Three Days in Twin Peaks: An In-Depth Journey Through the Evocative Locations of David Lynch’s TV Series

After a time of great per­son­al loss, a friend of mine set off on a road trip around the Unit­ed States. When I lat­er asked what part of the coun­try had made the deep­est impres­sion on him, he named a few towns about thir­ty miles east of Seat­tle: the shoot­ing loca­tions, he hard­ly need­ed tell a fel­low David Lynch fan, of Twin Peaks. Raised in Spokane, Wash­ing­ton, among a vari­ety of oth­er mod­est Amer­i­can cities, Lynch saw clear­ly the look and feel of the tit­u­lar set­ting by the time he co-cre­at­ed the show with writer Mark Frost. He even­tu­al­ly found it in the Wash­ing­ton­ian towns of Sno­qualmie, North Bend and Fall City, which even today offer a friend­ly recep­tion to the occa­sion­al Twin Peaks pil­grim — at least accord­ing to my friend.

This was more recent­ly cor­rob­o­rat­ed by Jere­mi­ah Beaver, cre­ator of Youtube “Twin Peaks the­o­ry and analy­sis show” Take the Ring. Thir­ty years after the pre­miere of the famous­ly cryp­tic yet trans­fix­ing orig­i­nal series, the Indi­anapo­lis-based Beaver made the trip to Wash­ing­ton to vis­it its every remain­ing loca­tion — as well as those used in the 1992 pre­quel film Twin Peaks: Fire Walk with Me, 2017’s Twin Peaks: The Return, and even these pro­duc­tions’ delet­ed scenes.

Into the half-hour-long “Three Days in Twin Peaks” Beaver fits a great deal of infor­ma­tion relat­ed to Twin Peaks’ pro­duc­tion and mythos as well as the real-life his­to­ry of the rel­e­vant places. “It was at times hard to dis­tin­guish the Twin Peaks that lived in my imag­i­na­tion ver­sus the ground beneath my feet,” he admits.

Beaver makes his way to loca­tions both major and minor, from the Twin Peaks Sher­if­f’s Depart­ment (now the Dirt­Fish Ral­ly Rac­ing School) and the Dou­ble R din­er (Twede’s Cafe, “one of the few spots in Wash­ing­ton state that real­ly owns its Peakness”) to the shack of the Book House bik­er club and the bench in E.J. Roberts Park once sat upon by the late Har­ry Dean Stan­ton’s Carl Robb. Some real build­ings played dual roles: both Twin Peaks’ Blue Pine Lodge and Great North­ern Hotel are in real­i­ty dif­fer­ent parts of Pouls­bo’s Kiana Lodge, and the Mt. Si Motel appears as “two dif­fer­ent motels with ele­ments of the super­nat­ur­al,” first in Fire Walk with Me, then even more seed­i­ly in The Return. “That fresh moun­tain air and smell of trees is no joke,” says Beaver, words to heed if you plan on mak­ing your own Twin Peaks pil­grim­age — and if you do, you can sure­ly guess how he describes the cof­fee and cher­ry pie at Twede’s.

Relat­ed Con­tent:

Watch the Twin Peaks Visu­al Sound­track Released Only in Japan: A New Way to Expe­ri­ence David Lynch’s Clas­sic Show

David Lynch Draws a Map of Twin Peaks (to Help Pitch the Show to ABC)

Watch an Epic, 4‑Hour Video Essay on the Mak­ing & Mythol­o­gy of David Lynch’s Twin Peaks

Twin Peaks Actu­al­ly Explained: A Four-Hour Video Essay Demys­ti­fies It All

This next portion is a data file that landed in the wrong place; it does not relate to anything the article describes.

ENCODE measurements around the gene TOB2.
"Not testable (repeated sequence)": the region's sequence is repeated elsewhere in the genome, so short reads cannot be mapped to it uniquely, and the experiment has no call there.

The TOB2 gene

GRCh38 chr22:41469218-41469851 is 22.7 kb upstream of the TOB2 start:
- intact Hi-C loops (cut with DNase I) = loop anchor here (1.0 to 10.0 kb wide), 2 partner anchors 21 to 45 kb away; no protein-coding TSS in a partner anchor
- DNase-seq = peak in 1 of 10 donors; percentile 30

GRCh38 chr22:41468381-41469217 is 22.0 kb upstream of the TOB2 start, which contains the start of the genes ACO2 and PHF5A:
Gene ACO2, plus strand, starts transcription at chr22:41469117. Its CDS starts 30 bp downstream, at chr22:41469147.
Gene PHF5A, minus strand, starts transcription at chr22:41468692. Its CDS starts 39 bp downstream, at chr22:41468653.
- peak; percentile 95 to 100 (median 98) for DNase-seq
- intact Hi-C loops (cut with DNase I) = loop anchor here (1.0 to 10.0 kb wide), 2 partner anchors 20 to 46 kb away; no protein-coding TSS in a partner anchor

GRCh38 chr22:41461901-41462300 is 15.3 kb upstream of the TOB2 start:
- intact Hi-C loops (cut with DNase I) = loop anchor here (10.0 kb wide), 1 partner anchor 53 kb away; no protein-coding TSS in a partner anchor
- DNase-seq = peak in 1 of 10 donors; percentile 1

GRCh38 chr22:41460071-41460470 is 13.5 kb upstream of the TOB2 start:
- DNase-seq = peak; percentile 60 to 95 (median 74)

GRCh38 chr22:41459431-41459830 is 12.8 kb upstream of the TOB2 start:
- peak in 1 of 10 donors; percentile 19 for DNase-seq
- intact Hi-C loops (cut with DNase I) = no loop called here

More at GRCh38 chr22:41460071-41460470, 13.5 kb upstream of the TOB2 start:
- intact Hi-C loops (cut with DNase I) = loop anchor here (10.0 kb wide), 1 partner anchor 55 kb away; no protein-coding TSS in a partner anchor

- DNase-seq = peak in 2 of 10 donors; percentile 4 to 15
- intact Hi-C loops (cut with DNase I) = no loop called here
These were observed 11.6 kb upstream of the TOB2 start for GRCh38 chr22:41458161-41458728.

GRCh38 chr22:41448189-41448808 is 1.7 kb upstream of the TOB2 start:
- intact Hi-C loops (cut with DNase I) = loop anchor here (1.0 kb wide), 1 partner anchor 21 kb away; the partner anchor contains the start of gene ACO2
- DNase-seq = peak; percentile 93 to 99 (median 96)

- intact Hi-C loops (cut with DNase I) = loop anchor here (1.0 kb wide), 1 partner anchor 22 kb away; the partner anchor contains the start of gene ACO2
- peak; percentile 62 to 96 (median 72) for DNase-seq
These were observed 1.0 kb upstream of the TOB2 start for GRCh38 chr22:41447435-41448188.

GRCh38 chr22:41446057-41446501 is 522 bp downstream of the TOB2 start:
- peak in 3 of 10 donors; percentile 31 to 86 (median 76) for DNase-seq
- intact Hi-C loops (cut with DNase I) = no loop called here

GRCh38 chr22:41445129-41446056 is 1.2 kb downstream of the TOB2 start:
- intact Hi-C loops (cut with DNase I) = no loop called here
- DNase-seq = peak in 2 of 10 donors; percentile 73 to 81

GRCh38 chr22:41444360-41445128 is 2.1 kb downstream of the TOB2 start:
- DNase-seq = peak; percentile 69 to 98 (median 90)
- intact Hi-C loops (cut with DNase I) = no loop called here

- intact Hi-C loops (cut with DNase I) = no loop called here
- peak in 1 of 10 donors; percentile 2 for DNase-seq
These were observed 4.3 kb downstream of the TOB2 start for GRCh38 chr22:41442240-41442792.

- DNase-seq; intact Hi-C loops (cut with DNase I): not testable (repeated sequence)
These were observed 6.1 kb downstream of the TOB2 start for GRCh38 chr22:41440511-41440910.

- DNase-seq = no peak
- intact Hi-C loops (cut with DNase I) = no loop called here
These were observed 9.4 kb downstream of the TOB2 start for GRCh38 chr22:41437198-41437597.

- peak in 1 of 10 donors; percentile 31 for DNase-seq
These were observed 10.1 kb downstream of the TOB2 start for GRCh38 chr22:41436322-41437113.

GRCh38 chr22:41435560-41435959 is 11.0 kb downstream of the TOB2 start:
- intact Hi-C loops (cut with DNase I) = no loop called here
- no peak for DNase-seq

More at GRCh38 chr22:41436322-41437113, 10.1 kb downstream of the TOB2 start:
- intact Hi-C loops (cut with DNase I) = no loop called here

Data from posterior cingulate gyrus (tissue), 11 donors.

Play the Twin Peaks Video Game: Retro Fun for David Lynch Fans

Based in Seoul, Col­in Mar­shall writes and broad­casts on cities, lan­guage, and cul­ture. His projects include the Sub­stack newslet­ter Books on Cities, the book The State­less City: a Walk through 21st-Cen­tu­ry Los Ange­les and the video series The City in Cin­e­ma. Fol­low him on Twit­ter at @colinmarshall, on Face­book, or on Insta­gram.

by | Permalink | Comments (4) |

Sup­port Open Cul­ture

We’re hop­ing to rely on our loy­al read­ers rather than errat­ic ads. To sup­port Open Cul­ture’s edu­ca­tion­al mis­sion, please con­sid­er mak­ing a dona­tion. We accept Pay­Pal, Ven­mo (@openculture), Patre­on and Cryp­to! Please find all options here. We thank you!

Comments (4)
You can skip to the end and leave a response. Pinging is currently not allowed.
  • Stefan Brod says:

    Thanks for the great film.
    I am from Ger­many and I wish I could vis­it all those won­der­ful places. I love twin Peaks!!!

    Thank you and all the best for you!
    Greet­ings from Ger­many


  • Emily Campbell says:

    This is love­ly. When I was 19, I made the same trip, alone, in a rent­ed pur­ple Geo Metro. I’ll nev­er for­get it.

  • M Chan says:

    I vis­it­ed in ’96 I believe — I recall all the well known locales. The town din­er had a yel­low ban­ner pro­claim­ing the home of “Twin Peaks Pies” but the hey­day of a two slice lim­it had not­i­ca­bly passed on (at the height of Peaks mania in the US it became even more­so in Japan as a quin­tes­sen­tial slice of time­less Americana…tourists arrived in such num­bers the din­er could not sus­tain pro­duc­tion). I’ll nev­er for­get wan­der­ing into the shoot­ing locale for “Fat Trout Trail­er Park” and found myself star­ing at a num­ber six tele­phone pole in amaze­ment.

  • Susan C says:

    Fun. You could’ve gone up the road to Everett to vis­it Lau­ra Palmer’s house.

Leave a Reply

Open Culture was founded by Dan Colman.